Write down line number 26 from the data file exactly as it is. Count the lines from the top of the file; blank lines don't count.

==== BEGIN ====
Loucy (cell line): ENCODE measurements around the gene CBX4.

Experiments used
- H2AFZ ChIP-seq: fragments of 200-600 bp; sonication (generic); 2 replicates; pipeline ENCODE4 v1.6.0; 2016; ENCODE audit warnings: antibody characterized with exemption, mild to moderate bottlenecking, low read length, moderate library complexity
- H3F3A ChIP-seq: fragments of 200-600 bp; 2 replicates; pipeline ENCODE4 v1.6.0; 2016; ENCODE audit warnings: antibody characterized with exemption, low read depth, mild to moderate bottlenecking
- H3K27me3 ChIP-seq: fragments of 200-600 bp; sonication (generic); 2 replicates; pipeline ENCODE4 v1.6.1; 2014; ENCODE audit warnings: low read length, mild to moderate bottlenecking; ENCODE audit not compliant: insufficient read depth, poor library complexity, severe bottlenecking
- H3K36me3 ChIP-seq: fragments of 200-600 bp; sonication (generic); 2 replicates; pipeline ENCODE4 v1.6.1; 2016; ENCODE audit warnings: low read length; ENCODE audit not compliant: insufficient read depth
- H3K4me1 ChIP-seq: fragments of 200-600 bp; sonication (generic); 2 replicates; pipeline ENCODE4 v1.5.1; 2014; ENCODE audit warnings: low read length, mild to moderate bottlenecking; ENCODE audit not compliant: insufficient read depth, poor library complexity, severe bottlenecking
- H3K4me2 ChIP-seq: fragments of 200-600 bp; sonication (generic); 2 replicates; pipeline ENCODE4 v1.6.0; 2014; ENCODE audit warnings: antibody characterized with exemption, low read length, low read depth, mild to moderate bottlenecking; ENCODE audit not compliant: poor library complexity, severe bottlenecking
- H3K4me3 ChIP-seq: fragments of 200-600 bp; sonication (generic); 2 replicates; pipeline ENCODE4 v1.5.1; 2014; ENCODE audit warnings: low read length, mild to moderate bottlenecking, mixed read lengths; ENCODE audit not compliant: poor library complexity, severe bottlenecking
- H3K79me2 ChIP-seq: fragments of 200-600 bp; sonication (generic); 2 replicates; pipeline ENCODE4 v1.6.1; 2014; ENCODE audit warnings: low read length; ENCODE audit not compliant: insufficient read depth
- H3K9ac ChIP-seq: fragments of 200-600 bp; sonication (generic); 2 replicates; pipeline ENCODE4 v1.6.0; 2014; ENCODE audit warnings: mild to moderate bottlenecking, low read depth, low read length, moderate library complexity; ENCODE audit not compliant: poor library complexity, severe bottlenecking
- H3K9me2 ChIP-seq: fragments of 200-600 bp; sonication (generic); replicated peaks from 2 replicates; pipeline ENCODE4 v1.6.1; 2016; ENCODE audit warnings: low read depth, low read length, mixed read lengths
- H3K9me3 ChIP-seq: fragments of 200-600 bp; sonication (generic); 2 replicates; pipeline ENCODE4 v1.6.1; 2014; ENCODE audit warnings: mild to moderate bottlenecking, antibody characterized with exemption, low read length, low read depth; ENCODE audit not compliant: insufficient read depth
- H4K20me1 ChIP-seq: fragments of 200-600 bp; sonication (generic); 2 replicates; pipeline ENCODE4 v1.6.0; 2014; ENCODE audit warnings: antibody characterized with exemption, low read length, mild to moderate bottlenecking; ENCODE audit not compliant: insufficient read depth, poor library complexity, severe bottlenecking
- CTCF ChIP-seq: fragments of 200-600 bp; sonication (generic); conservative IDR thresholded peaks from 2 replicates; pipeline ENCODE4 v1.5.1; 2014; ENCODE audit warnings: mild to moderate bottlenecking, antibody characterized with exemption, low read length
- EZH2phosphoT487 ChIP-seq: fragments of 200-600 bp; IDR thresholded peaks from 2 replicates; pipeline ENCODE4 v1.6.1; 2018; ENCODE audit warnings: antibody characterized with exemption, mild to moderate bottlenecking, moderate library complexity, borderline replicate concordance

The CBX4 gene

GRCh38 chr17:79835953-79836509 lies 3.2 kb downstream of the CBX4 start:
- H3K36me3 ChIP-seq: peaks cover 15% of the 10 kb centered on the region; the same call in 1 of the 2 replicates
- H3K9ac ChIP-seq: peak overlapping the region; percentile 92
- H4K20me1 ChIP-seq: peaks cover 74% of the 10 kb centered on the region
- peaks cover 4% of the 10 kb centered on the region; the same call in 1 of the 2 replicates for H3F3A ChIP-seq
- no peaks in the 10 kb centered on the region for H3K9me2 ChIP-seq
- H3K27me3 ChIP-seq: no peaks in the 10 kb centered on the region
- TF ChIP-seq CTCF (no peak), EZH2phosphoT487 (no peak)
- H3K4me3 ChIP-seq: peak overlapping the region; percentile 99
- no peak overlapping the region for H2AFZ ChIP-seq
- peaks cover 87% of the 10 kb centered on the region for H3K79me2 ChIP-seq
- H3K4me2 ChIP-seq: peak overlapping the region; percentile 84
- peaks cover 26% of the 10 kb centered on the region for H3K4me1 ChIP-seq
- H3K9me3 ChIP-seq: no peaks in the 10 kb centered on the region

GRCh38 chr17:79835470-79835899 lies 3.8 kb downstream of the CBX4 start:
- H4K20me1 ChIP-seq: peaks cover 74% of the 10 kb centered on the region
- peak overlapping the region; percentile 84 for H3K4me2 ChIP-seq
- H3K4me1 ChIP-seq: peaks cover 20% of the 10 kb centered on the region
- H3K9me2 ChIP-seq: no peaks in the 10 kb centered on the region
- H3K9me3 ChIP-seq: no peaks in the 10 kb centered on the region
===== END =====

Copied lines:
- H3K4me3 ChIP-seq: peak overlapping the region; percentile 99